Championing Accountability and Responsiveness in Service Delivery
One of a chief’s critical roles is land administration, and to curb abuse of authority in the distribution of land, the chief, in consultation with community members through the ndunas (advisors) and headmen / women, establishes a land development committee to foster equitable land distribution, settling land disputes, and ensuring that whenever land is earmarked for an investment, people are not victimized and compensated fairly.
Furthermore, there are formal government bodies instituted by Parliament that work with the traditional leadership to foster development and facilitate community participation and local planning in the chiefdom. For example, in the health sector, the Health Centre Advisory Committee (HCAC) is made up of facility staff, members of the Neighborhood Health Committee (NHC) executive members, the chief’s representative and other community members. The HCAC receives issues from the NHC, an organ that derives its membership from the community to ensure positive health outcomes. The Chieftainess escalates service delivery challenges to the district or higher levels asking them to take appropriate actions.
Another body is the Msoro Community Resource Board (CRB), mandated under an act of Parliament to protect and conserve wildlife resources in Game Management Areas. Msoro CRB works through Village Action Groups (VAGs), the ‘building blocks’ of the CRBs. VAGs cover smaller areas, where VAG committee members can more easily interact with the community at large. VAGs were conceived to foster community participation in natural resource governance and community development more broadly. Similarly, to the HCAC, the patron of the CRB is the chief who plays an advisory role.
The chief also plays an important role in ensuring that there is accountability and responsiveness in the delivery of services through the appointment of ndunas to different community development committees. Ndunas have delegated authority from the chief and are expected to update the chief every week.
The chief also plays an important role in ensuring that there is accountability and responsiveness in the delivery of services through the appointment of ndunas to different community development committees. Ndunas have delegated authority from the chief and are expected to update the chief every week. This is done to encourage community participation and to create checks and balances as there have been a number of missteps particularly in the education and health sectors. For example, Parent Teacher Associations (PTAs) in Msoro work with ndunas in the different areas to ensure that quality education is delivered to the people as outlined in government development plans and associated policies. Community members working through the PTAs noted a gap in the delivery of education services and have molded bricks using local materials to build their own schools. They have also used the chief’s office to engage with the Ministry of Education through the District Education Board Secretary (DEBS) to deploy additional teaching staff.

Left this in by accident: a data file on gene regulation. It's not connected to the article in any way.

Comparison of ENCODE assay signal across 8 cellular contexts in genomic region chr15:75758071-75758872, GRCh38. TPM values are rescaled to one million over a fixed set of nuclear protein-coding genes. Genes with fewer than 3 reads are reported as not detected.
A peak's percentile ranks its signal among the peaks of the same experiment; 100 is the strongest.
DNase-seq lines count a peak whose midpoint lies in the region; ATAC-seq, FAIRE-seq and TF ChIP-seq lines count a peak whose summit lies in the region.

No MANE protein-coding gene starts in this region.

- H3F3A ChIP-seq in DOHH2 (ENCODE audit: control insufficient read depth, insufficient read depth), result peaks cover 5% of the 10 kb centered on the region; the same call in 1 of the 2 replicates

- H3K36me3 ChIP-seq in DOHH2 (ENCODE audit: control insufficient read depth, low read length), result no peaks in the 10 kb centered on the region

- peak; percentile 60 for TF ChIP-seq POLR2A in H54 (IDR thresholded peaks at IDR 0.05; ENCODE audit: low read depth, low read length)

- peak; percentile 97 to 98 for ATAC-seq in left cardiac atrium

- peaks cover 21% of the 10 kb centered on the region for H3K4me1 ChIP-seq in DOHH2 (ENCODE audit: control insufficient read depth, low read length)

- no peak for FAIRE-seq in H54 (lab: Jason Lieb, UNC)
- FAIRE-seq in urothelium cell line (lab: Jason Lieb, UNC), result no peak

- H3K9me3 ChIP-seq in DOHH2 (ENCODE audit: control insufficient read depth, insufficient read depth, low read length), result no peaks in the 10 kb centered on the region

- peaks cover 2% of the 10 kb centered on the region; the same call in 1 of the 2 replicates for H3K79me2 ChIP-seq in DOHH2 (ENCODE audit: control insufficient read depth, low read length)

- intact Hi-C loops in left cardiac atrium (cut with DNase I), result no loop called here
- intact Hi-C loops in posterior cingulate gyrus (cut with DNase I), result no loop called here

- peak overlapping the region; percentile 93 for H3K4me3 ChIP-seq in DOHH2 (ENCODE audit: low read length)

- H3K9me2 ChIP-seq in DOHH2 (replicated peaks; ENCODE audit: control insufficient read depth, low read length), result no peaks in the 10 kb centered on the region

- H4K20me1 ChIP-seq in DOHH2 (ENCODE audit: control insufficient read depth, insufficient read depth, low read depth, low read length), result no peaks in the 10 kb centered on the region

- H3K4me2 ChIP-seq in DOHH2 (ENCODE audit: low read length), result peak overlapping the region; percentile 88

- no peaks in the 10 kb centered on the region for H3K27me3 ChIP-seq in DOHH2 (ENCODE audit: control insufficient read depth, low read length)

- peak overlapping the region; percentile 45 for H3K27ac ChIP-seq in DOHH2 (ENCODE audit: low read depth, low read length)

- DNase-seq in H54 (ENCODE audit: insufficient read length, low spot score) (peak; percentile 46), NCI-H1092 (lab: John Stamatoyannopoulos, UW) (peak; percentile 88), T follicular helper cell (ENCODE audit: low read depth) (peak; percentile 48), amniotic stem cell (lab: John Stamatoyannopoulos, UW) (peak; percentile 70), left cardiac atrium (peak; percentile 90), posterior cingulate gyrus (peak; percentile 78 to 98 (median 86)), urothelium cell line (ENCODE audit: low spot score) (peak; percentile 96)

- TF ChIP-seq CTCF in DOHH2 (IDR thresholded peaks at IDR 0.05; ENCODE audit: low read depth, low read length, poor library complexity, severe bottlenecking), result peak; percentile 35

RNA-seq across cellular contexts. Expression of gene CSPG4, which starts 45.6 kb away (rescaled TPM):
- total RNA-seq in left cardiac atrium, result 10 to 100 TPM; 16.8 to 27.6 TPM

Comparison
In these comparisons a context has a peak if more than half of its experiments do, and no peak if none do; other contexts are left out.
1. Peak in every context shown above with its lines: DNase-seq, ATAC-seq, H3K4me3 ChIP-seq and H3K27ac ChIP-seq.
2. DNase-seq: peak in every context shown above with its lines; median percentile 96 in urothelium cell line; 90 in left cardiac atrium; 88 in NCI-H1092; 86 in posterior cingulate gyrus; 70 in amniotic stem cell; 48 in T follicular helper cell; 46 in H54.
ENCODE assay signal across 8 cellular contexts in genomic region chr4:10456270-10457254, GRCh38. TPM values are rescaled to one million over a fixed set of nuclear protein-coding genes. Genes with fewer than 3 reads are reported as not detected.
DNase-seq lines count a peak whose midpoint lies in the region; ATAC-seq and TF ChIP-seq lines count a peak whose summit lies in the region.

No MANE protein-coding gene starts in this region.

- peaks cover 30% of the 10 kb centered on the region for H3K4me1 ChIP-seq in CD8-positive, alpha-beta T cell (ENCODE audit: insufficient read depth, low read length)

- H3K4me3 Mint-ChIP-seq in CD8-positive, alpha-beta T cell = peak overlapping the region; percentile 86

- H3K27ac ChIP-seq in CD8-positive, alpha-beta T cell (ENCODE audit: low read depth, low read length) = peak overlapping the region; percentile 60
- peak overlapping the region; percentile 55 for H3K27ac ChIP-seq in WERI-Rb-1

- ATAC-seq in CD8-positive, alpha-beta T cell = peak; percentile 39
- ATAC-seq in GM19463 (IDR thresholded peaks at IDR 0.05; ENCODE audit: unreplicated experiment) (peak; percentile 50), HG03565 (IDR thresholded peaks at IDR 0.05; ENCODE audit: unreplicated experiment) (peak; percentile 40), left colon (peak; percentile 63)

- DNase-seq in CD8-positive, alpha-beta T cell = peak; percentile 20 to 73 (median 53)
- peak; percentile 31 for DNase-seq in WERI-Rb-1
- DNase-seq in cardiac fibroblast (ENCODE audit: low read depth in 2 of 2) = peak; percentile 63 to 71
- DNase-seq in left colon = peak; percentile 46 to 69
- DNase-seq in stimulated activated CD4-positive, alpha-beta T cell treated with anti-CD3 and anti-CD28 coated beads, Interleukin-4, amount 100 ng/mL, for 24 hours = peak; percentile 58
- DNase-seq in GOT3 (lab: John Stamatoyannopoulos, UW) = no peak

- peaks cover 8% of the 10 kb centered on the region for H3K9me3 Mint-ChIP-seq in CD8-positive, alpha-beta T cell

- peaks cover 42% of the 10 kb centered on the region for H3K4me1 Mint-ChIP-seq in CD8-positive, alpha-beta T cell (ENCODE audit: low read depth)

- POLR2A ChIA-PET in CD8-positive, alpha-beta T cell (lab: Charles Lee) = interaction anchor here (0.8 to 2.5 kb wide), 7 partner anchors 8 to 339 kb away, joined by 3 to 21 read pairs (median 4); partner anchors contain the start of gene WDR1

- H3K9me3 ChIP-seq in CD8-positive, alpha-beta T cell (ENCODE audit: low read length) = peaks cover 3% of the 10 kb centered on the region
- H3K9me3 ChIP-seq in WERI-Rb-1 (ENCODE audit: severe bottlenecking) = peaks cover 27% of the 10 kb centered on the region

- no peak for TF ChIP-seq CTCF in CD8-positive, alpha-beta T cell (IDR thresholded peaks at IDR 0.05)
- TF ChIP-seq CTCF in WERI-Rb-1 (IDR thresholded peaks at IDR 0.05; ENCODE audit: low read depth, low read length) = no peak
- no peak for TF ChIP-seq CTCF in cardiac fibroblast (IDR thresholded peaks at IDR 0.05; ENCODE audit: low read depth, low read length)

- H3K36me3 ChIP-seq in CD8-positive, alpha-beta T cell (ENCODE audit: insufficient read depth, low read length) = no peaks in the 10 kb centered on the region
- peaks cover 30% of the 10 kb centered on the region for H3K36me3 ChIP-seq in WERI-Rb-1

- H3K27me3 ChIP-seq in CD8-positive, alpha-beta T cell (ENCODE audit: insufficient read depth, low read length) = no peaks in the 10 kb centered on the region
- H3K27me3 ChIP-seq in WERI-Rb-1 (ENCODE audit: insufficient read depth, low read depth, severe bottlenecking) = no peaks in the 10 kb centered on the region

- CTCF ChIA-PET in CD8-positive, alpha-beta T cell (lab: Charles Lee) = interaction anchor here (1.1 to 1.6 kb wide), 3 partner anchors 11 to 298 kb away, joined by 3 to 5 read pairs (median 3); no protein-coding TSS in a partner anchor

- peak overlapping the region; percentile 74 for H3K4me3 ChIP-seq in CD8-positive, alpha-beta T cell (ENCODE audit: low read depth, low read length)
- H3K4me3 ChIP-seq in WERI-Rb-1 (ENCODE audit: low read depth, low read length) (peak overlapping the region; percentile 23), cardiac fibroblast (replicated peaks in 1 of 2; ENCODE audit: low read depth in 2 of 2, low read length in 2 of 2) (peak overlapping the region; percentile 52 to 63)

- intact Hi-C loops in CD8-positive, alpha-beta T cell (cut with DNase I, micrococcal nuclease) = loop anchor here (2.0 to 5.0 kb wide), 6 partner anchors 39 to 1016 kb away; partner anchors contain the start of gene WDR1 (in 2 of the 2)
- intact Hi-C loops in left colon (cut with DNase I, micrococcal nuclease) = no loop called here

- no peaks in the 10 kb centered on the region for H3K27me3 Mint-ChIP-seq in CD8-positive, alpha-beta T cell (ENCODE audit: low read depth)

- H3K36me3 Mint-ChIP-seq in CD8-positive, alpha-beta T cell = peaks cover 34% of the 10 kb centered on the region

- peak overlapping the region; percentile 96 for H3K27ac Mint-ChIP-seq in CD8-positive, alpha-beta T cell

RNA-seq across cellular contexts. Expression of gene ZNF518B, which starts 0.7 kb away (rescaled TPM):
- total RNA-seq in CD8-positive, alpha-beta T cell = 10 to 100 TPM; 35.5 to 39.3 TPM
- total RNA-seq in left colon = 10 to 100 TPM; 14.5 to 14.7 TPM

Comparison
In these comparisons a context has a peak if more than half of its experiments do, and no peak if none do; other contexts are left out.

In another example, in 2019, a group of school children in Msoro were expelled after they were found to have violated the school code of conduct. Their parents and guardians complained to the chief and a meeting was convened with the school authorities in consultation with the DEBS and when it was found that the pupils were not given a fair hearing and that the offence did not merit expulsion, they were reinstated.
Every Zambian belongs to a chiefdom, and this is highlighted in the national identity card. Chiefs are also custodians of the country’s customary land which they hold in trust for their people. To ensure transparency, inclusion, and accountability in land governance, Chieftainess Msoro has set up a Land Development Committee that is made up of women and men of integrity who have delegated authority to assign traditional land, among other things for farming, grazing, residence and, if need be, the committee does also facilitate land conflict resolution.
As discussed above, chiefs are very influential within their respective jurisdictions. They have enormous potential to mobilize their people, instill the ideals of collective responsibility by delegating certain functions to ndunas and village headmen and women. Some chiefs also know how to leverage their influential positions to bolster accountable and responsive public service performance. The foregoing is done in collaboration and consultation with relevant senior bureaucrats and elected local officials.
Great chiefs are supposed to continuously epitomize the spirit of ubuntu, promoting virtues of social cohesion, solidarity, generosity, empathy, truthfulness and integrity through their words and deeds.
Great chiefs are supposed to continuously epitomize the spirit of ubuntu, promoting virtues of social cohesion, solidarity, generosity, empathy, truthfulness and integrity through their words and deeds. We hope that the current Chieftainess Msoro (and co-author of this article) will be remembered for her ubuntu leadership acumen.
 D. Banda, C. Mbewe, J. Daka, K. Sawka. 2013. The Kunda People. Linguistic Survey Report. http:// partnersinbibletranslation.org/wp-content/uploads/2018/03/KundaSurvey_2015.pdf